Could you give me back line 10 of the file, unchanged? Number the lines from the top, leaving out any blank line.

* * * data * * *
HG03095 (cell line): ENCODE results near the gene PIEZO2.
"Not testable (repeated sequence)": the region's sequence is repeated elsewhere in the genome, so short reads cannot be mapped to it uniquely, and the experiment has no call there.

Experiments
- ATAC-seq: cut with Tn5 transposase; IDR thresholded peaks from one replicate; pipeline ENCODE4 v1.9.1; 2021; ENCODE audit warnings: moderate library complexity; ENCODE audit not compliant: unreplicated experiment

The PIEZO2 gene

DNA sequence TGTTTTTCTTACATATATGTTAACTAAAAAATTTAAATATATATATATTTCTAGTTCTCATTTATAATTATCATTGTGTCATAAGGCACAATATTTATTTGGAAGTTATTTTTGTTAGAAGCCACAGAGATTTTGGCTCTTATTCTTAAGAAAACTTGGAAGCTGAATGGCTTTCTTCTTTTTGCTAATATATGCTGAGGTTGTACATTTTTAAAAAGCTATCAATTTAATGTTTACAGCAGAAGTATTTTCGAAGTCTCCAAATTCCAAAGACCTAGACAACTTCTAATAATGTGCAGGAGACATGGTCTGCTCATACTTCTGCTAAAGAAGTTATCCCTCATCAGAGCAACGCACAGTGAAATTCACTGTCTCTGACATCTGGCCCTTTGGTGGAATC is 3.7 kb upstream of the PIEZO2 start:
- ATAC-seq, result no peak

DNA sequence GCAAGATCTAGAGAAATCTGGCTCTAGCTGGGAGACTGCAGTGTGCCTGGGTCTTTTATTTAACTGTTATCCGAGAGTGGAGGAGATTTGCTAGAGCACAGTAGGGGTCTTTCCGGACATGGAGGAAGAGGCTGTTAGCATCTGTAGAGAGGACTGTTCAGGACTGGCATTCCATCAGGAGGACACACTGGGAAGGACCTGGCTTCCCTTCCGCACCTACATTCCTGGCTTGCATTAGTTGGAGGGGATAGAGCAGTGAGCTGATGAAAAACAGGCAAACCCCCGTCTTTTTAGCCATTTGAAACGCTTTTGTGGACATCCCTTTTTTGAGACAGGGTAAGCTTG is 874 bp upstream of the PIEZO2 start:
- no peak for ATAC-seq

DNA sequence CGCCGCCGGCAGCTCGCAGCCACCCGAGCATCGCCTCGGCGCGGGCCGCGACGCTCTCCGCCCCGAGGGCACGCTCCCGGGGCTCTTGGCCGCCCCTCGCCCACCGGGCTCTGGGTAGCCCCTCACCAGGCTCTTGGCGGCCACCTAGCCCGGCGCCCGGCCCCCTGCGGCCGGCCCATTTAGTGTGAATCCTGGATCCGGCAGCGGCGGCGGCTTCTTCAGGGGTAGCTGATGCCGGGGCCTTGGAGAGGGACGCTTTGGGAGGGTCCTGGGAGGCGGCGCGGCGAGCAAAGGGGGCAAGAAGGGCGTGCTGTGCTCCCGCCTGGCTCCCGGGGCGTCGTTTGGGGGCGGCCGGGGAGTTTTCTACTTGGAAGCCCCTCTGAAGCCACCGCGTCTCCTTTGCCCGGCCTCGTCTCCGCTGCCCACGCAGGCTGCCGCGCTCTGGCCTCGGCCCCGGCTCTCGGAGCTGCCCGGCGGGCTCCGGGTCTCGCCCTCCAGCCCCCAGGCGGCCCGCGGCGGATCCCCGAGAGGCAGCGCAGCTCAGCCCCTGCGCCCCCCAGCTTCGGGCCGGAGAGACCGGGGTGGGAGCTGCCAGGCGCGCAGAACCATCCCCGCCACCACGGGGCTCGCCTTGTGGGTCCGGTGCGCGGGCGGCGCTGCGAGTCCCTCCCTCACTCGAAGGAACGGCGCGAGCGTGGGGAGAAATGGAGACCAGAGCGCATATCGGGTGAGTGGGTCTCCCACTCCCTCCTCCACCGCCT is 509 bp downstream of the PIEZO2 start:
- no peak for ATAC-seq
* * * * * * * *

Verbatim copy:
DNA sequence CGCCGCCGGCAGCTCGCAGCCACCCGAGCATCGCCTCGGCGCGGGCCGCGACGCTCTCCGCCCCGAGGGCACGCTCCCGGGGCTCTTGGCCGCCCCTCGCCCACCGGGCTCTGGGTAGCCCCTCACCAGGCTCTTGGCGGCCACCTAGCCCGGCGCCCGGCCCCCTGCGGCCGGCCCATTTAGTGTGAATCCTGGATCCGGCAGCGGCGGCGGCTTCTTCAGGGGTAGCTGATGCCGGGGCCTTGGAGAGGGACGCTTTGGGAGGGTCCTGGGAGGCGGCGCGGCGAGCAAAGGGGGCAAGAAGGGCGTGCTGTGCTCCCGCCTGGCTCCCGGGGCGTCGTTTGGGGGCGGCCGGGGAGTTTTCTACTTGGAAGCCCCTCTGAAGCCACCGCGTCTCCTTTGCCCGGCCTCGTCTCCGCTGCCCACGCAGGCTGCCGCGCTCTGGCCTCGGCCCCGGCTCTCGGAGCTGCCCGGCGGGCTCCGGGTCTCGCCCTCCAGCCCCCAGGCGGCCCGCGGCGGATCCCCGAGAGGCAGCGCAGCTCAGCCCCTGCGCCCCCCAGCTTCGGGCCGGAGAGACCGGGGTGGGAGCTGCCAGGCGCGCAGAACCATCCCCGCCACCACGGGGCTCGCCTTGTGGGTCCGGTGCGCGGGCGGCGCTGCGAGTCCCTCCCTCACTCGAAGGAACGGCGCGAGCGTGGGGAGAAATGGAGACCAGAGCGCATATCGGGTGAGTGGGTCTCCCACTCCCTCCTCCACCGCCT is 509 bp downstream of the PIEZO2 start: